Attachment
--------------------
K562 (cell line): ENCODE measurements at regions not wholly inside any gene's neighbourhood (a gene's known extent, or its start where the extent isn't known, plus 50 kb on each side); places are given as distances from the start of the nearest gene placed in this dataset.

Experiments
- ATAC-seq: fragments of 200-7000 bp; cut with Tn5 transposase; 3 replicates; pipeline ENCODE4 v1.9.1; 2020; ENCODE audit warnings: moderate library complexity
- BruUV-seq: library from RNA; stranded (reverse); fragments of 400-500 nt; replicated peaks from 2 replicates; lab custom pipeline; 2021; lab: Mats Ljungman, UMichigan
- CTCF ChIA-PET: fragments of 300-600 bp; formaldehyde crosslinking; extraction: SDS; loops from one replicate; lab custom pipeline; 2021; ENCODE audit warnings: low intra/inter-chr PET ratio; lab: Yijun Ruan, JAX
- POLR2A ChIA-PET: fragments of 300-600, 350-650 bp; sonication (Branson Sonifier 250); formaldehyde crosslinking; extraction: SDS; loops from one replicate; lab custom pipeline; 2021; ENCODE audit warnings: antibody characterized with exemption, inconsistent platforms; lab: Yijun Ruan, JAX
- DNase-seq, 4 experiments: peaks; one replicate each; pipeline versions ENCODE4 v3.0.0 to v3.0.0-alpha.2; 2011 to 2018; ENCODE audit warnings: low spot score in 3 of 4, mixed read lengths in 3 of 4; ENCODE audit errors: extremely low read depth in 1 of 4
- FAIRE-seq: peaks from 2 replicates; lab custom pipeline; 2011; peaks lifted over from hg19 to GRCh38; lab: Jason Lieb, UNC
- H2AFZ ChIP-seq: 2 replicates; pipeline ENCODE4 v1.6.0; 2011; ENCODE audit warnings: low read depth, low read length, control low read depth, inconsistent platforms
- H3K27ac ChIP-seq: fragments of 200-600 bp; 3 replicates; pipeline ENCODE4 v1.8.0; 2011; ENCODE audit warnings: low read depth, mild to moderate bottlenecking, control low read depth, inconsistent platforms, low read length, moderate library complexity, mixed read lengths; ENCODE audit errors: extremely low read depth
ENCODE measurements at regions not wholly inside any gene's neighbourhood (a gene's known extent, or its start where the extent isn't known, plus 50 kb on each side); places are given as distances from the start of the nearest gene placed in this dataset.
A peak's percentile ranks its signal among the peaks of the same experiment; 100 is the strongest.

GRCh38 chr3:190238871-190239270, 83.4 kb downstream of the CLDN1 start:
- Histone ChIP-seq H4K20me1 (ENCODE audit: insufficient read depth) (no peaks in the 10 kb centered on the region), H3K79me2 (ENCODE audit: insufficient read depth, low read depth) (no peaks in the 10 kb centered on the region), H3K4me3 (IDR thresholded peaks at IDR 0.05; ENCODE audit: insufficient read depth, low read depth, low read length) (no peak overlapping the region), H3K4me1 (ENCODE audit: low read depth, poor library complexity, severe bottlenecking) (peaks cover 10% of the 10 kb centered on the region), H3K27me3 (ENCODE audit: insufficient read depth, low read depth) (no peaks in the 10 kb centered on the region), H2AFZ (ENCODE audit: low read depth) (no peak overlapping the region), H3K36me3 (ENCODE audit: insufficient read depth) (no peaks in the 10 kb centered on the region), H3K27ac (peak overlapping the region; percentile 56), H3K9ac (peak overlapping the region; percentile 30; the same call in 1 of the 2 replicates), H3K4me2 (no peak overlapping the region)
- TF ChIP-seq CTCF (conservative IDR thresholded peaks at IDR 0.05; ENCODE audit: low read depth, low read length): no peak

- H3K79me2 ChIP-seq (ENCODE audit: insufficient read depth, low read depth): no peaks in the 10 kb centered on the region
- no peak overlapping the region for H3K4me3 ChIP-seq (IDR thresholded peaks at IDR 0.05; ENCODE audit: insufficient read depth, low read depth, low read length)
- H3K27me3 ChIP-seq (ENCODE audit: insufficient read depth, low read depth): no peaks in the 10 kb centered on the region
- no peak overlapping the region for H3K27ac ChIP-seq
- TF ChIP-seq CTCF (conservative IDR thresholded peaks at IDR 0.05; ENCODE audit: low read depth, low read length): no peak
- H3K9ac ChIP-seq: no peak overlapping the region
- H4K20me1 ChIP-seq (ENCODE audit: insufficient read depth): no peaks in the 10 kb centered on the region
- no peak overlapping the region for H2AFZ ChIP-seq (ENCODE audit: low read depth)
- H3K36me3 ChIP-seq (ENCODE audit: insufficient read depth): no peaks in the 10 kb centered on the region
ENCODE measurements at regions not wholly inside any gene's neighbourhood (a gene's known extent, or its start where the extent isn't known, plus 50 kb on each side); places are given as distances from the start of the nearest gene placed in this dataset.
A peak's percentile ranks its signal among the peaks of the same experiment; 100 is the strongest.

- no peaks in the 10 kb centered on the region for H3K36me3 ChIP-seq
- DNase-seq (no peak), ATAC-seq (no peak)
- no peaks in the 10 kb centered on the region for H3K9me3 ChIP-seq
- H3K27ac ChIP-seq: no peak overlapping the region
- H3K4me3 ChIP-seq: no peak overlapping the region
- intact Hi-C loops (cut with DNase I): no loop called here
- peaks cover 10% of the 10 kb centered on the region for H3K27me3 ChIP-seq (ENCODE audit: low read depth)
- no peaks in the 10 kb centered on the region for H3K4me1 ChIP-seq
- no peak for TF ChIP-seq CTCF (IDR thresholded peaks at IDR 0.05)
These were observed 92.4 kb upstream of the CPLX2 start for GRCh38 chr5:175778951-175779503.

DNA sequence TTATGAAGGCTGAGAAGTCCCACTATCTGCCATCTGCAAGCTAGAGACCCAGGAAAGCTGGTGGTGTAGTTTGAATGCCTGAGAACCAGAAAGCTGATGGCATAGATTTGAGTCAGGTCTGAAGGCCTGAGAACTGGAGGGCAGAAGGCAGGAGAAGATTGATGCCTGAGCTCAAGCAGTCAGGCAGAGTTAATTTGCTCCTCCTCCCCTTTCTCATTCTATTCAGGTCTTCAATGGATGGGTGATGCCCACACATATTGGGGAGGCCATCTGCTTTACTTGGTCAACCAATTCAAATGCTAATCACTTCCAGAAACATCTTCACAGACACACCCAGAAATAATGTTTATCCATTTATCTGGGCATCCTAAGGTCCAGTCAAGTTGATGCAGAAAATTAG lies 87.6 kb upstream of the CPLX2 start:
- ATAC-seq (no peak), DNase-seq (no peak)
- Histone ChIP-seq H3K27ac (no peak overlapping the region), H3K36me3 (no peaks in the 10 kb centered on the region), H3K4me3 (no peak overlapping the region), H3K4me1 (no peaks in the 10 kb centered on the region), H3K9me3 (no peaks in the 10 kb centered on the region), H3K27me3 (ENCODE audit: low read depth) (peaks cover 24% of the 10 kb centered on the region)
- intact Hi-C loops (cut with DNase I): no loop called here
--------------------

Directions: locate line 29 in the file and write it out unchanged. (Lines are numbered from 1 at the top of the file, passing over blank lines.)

- no peaks in the 10 kb centered on the region for H3K9me3 ChIP-seq